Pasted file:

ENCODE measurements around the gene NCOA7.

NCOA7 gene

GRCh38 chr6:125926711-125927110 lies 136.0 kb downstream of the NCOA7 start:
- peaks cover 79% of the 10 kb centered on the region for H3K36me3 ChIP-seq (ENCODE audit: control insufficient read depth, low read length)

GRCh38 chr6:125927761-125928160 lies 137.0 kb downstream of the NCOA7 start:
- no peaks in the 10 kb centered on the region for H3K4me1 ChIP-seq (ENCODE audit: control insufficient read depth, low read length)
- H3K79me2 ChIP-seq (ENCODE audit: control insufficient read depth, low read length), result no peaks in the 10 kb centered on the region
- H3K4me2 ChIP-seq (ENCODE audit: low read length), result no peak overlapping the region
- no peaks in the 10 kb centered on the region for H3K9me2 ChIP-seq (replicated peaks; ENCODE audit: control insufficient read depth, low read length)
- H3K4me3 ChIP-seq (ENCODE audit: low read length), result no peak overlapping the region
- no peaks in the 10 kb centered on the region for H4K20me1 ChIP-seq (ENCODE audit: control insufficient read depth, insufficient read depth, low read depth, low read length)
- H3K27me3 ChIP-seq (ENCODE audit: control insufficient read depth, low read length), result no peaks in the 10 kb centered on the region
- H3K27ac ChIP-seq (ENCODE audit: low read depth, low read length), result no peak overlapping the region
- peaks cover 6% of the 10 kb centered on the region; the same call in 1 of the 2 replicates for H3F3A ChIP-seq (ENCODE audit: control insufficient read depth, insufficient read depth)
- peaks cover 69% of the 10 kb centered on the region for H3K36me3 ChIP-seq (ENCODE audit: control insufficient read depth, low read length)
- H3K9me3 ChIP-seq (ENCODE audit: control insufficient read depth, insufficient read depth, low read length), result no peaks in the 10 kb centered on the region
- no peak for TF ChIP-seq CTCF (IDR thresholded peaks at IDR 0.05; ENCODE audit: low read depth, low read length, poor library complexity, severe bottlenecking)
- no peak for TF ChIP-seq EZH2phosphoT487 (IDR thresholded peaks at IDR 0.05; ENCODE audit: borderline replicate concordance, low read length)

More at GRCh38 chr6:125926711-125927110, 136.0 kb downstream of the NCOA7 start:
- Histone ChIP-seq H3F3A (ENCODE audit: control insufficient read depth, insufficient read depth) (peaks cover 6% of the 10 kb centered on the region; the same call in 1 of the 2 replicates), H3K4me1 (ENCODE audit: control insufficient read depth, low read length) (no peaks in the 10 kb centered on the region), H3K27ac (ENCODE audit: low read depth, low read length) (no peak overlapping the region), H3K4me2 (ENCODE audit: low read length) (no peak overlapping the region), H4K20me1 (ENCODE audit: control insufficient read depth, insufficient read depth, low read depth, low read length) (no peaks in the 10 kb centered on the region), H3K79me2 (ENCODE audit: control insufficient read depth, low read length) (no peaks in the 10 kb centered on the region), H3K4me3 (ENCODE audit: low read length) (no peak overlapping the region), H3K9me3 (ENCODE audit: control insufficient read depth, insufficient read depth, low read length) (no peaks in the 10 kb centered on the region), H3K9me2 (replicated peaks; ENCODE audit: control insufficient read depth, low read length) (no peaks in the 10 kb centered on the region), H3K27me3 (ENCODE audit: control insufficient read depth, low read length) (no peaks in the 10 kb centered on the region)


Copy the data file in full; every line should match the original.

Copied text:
ENCODE measurements around the gene NCOA7.

NCOA7 gene

GRCh38 chr6:125926711-125927110 lies 136.0 kb downstream of the NCOA7 start:
- peaks cover 79% of the 10 kb centered on the region for H3K36me3 ChIP-seq (ENCODE audit: control insufficient read depth, low read length)

GRCh38 chr6:125927761-125928160 lies 137.0 kb downstream of the NCOA7 start:
- no peaks in the 10 kb centered on the region for H3K4me1 ChIP-seq (ENCODE audit: control insufficient read depth, low read length)
- H3K79me2 ChIP-seq (ENCODE audit: control insufficient read depth, low read length), result no peaks in the 10 kb centered on the region
- H3K4me2 ChIP-seq (ENCODE audit: low read length), result no peak overlapping the region
- no peaks in the 10 kb centered on the region for H3K9me2 ChIP-seq (replicated peaks; ENCODE audit: control insufficient read depth, low read length)
- H3K4me3 ChIP-seq (ENCODE audit: low read length), result no peak overlapping the region
- no peaks in the 10 kb centered on the region for H4K20me1 ChIP-seq (ENCODE audit: control insufficient read depth, insufficient read depth, low read depth, low read length)
- H3K27me3 ChIP-seq (ENCODE audit: control insufficient read depth, low read length), result no peaks in the 10 kb centered on the region
- H3K27ac ChIP-seq (ENCODE audit: low read depth, low read length), result no peak overlapping the region
- peaks cover 6% of the 10 kb centered on the region; the same call in 1 of the 2 replicates for H3F3A ChIP-seq (ENCODE audit: control insufficient read depth, insufficient read depth)
- peaks cover 69% of the 10 kb centered on the region for H3K36me3 ChIP-seq (ENCODE audit: control insufficient read depth, low read length)
- H3K9me3 ChIP-seq (ENCODE audit: control insufficient read depth, insufficient read depth, low read length), result no peaks in the 10 kb centered on the region
- no peak for TF ChIP-seq CTCF (IDR thresholded peaks at IDR 0.05; ENCODE audit: low read depth, low read length, poor library complexity, severe bottlenecking)
- no peak for TF ChIP-seq EZH2phosphoT487 (IDR thresholded peaks at IDR 0.05; ENCODE audit: borderline replicate concordance, low read length)

More at GRCh38 chr6:125926711-125927110, 136.0 kb downstream of the NCOA7 start:
- Histone ChIP-seq H3F3A (ENCODE audit: control insufficient read depth, insufficient read depth) (peaks cover 6% of the 10 kb centered on the region; the same call in 1 of the 2 replicates), H3K4me1 (ENCODE audit: control insufficient read depth, low read length) (no peaks in the 10 kb centered on the region), H3K27ac (ENCODE audit: low read depth, low read length) (no peak overlapping the region), H3K4me2 (ENCODE audit: low read length) (no peak overlapping the region), H4K20me1 (ENCODE audit: control insufficient read depth, insufficient read depth, low read depth, low read length) (no peaks in the 10 kb centered on the region), H3K79me2 (ENCODE audit: control insufficient read depth, low read length) (no peaks in the 10 kb centered on the region), H3K4me3 (ENCODE audit: low read length) (no peak overlapping the region), H3K9me3 (ENCODE audit: control insufficient read depth, insufficient read depth, low read length) (no peaks in the 10 kb centered on the region), H3K9me2 (replicated peaks; ENCODE audit: control insufficient read depth, low read length) (no peaks in the 10 kb centered on the region), H3K27me3 (ENCODE audit: control insufficient read depth, low read length) (no peaks in the 10 kb centered on the region)